Still a few seats available for “How the Cook County Assessor Fails Taxpayers,” with ProPublica Illinois (and former Chicago Tribune) investigative reporter Jason Grotto. It happens this Tuesday (January 9) at 6:15pm, is free but you must preregister. Details.
Also, two sections of our Progress & Poverty course start next week (January 16 in Evanston and January 18 in Chicago). Find out more by attending Introducing Progress & Poverty this Thursday (January 11), or see the class schedule.
For Evanston, preregistration is strongly encouraged, while for Chicago it is absolutely required due to the way building security works. Preregister by email.
This course is intended for thinking people who want to understand how the economy works, and particularly why poverty continues to be a problem even as productivity multiplies. You need not agree with Henry George’s conclusions to find the course worthwhile (See what some of our students have said.)
To find out more about what we have to offer, attend one of the free Introducing Progress and Poverty sessions, in Evanston or Chicago. Note also that you’re welcome to attend the first class session of any course without registering and without paying the $25 registration fee which is the only charge for the entire ten-session course. But due to building policies at our loop location, you do need to let us know that you’re coming so we can put you on the list for admission to the building. This can be done by simple email message.
Thanks to HGS graduate Robert Blau for reminding us that Emma Lazarus was a fan of Progress & Poverty, even writing a sonnet about it. En route to confirming this info, we tripped over a list of about 200 significant individuals (including sources and quotes, starting about halfway down this page) who have endorsed Progress & Poverty and/or Henry George. And found that Progress & Poverty has dozens of reviews at Goodreads, mostly 5-star with comments such as “Once you read it, you’ll never see the world the same again,” “profound and transcendent,” and “literally the most important book ever written.”
All graduates of any HGS course are cordially invited to our Henry George Day celebration in Evanston on September 4. More information and RSVP here.
Distinguished philosopher and community organizer Dan Sullivan will help us see how economic terminology has been hijacked and distorted on Wednesday, September 13 at Overflow. More info and RSVP for his talk on Orwellian Economics is here.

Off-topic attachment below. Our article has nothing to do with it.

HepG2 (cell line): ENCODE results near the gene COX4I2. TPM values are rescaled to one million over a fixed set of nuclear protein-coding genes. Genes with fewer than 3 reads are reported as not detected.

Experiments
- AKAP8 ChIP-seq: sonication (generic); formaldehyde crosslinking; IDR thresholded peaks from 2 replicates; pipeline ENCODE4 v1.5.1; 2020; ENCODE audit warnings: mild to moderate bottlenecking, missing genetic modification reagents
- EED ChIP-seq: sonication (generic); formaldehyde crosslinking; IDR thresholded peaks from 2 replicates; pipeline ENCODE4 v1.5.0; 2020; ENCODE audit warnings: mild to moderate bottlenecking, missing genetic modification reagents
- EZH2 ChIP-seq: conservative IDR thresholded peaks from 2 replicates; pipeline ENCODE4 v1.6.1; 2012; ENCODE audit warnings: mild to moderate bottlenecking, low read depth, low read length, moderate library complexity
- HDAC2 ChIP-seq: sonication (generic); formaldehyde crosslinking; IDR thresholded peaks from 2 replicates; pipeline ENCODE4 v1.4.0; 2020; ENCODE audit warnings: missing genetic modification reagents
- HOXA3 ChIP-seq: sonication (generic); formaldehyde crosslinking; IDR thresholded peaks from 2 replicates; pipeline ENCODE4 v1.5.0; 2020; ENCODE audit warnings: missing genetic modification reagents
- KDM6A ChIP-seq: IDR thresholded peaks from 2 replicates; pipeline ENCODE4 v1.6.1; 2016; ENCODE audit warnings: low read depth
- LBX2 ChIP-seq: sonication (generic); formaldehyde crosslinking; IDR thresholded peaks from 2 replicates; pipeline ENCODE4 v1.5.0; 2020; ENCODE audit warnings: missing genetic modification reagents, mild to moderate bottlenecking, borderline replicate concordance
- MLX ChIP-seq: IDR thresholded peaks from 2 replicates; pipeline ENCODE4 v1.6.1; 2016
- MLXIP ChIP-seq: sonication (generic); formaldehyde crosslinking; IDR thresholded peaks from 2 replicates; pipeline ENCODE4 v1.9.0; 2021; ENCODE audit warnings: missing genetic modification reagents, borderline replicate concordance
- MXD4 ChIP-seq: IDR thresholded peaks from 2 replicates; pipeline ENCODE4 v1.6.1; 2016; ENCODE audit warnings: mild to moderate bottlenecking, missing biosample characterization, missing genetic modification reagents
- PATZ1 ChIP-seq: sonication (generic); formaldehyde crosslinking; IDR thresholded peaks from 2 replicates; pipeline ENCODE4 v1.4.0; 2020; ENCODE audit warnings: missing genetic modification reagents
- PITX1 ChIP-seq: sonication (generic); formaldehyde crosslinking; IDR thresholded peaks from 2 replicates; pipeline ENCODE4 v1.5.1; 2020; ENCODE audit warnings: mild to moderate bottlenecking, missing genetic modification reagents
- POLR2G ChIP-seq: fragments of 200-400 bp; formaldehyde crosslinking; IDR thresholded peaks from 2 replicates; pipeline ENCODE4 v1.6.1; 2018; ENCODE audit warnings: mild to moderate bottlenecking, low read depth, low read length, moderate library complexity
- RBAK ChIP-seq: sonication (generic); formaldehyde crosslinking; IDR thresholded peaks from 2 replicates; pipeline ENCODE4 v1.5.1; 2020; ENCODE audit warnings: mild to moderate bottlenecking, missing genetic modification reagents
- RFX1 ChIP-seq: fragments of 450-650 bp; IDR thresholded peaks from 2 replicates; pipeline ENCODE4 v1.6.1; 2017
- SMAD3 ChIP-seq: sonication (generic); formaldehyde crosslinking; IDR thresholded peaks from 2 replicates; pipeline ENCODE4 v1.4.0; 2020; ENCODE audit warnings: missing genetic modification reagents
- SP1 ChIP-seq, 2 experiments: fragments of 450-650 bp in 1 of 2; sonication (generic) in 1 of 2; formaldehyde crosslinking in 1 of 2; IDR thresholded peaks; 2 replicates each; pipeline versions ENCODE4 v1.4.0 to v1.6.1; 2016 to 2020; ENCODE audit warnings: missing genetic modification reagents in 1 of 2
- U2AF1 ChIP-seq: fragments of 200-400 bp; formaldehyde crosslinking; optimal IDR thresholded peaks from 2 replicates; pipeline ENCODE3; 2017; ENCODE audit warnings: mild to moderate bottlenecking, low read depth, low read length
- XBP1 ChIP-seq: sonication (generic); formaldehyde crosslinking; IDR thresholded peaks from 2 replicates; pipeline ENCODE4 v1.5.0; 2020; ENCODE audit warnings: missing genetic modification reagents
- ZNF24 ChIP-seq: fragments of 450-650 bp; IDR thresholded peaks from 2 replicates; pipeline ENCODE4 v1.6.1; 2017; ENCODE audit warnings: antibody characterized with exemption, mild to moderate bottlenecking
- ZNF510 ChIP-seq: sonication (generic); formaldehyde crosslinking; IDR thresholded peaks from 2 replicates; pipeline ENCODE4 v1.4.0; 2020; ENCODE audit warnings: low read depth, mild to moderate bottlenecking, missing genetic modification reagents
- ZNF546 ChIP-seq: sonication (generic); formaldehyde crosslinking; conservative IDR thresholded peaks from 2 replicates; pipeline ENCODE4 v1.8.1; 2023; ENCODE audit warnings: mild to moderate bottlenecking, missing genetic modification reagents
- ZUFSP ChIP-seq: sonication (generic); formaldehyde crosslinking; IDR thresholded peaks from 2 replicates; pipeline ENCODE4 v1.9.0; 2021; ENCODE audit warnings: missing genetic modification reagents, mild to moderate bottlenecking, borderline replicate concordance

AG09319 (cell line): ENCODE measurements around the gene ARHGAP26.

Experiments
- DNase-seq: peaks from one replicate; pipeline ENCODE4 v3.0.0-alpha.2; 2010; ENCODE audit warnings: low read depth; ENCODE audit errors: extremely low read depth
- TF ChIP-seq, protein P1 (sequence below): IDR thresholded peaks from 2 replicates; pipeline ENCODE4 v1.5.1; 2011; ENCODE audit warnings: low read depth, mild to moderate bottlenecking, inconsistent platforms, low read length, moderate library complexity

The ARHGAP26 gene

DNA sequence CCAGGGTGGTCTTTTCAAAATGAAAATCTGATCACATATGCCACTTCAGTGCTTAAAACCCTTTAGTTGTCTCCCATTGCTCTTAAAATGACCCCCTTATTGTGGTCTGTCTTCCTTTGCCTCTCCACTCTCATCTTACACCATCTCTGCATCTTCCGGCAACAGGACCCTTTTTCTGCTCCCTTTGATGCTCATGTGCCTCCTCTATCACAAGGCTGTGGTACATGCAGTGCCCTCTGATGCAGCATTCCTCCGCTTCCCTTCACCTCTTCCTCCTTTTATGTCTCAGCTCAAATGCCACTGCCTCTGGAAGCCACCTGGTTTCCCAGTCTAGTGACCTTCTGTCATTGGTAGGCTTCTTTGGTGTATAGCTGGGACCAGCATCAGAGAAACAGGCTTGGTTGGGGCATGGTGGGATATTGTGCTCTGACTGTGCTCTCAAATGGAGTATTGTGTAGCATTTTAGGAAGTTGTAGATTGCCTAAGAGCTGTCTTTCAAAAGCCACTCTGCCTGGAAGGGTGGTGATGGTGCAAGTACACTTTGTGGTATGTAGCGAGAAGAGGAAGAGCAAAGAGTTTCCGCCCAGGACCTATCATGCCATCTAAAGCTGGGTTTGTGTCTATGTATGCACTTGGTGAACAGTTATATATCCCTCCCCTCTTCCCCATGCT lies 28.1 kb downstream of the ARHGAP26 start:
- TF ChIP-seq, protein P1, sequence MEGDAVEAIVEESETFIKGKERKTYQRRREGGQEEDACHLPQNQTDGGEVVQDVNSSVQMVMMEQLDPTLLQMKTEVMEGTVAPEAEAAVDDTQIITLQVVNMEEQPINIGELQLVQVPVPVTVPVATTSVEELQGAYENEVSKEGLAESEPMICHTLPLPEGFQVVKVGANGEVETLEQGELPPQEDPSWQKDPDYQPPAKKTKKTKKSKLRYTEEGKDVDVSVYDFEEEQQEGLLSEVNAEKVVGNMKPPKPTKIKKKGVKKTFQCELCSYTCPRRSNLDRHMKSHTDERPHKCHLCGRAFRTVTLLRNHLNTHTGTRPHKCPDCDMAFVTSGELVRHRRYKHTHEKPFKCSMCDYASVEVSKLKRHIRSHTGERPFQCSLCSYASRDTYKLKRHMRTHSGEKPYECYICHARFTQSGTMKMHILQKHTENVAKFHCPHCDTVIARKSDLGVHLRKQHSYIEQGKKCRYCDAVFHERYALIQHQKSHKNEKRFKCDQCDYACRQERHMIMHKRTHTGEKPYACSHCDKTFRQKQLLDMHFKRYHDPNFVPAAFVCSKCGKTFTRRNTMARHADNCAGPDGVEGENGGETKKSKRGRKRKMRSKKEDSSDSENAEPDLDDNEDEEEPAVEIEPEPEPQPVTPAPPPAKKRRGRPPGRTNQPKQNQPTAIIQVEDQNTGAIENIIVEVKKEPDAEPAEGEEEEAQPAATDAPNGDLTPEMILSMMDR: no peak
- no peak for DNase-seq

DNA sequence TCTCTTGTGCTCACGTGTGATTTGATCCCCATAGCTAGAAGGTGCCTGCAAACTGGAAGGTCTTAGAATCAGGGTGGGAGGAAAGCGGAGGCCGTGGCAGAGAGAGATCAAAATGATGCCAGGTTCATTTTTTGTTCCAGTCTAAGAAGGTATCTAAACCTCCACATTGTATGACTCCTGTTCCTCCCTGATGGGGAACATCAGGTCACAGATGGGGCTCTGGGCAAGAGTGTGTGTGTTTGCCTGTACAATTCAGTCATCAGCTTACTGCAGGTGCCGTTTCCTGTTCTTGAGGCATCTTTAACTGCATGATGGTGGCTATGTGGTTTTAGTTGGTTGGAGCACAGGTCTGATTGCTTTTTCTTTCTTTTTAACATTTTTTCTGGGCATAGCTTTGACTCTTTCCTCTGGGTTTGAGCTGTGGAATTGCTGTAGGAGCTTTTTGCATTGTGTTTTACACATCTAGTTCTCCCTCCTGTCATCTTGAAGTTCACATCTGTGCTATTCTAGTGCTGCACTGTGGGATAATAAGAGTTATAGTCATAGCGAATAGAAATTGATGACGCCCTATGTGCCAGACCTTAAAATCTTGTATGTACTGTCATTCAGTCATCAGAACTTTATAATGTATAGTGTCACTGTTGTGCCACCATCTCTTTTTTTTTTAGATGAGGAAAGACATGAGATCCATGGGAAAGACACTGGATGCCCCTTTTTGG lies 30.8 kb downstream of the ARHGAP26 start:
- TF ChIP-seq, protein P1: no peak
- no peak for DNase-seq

Because nobody in Springfield seems concerned about collecting the state’s earnings, an update of Illinois is not Broke will be provided next month also, but time and date are not finalized.
We have a new edition of Progress & Poverty, courtesy of Robert Schalkenbach Foundation. It’s annotated, which means that in addition to HG’s original footnotes it has lots of explanations and elaborations of George’s historical and philosophical references. The entire text has been re-set, and now requires only 488 pages (including three prefaces, two introductions, and contributor bios) compared to 600 pages in the 1971 edition. Also it has a new index. The original book and chapter numbers are retained. The 2017 edition is available for $65 (sale price) from Schalkenbach. It can also be obtained at higher prices, in hardcopy and DRM versions, from Barnes & Noble and Amazon.
And there will be a Progress & Poverty course starting in October, with another in January. Stay tuned.
“Segregation is not only an issue in low-income communities or communities of color. Everyone pays a price, measured in lost income, lives and education.” Alden Loury, Director of Research and Education for the Metropolitan Planning Council, will present some findings from the Costs of Segregation study which he’s been conducting along with the Urban Institute. Having found that “segregation holds back the entire Chicago region’s economy and potential, costing all of us,” the project is now moving on to recommend solutions.
Join us on July 11 to learn more about how this work was done, what solutions might be recommended, and how it relates to our study of political economy. We’ll meet at 6:15 at Overflow, 1550 S. State. Of course the event is free.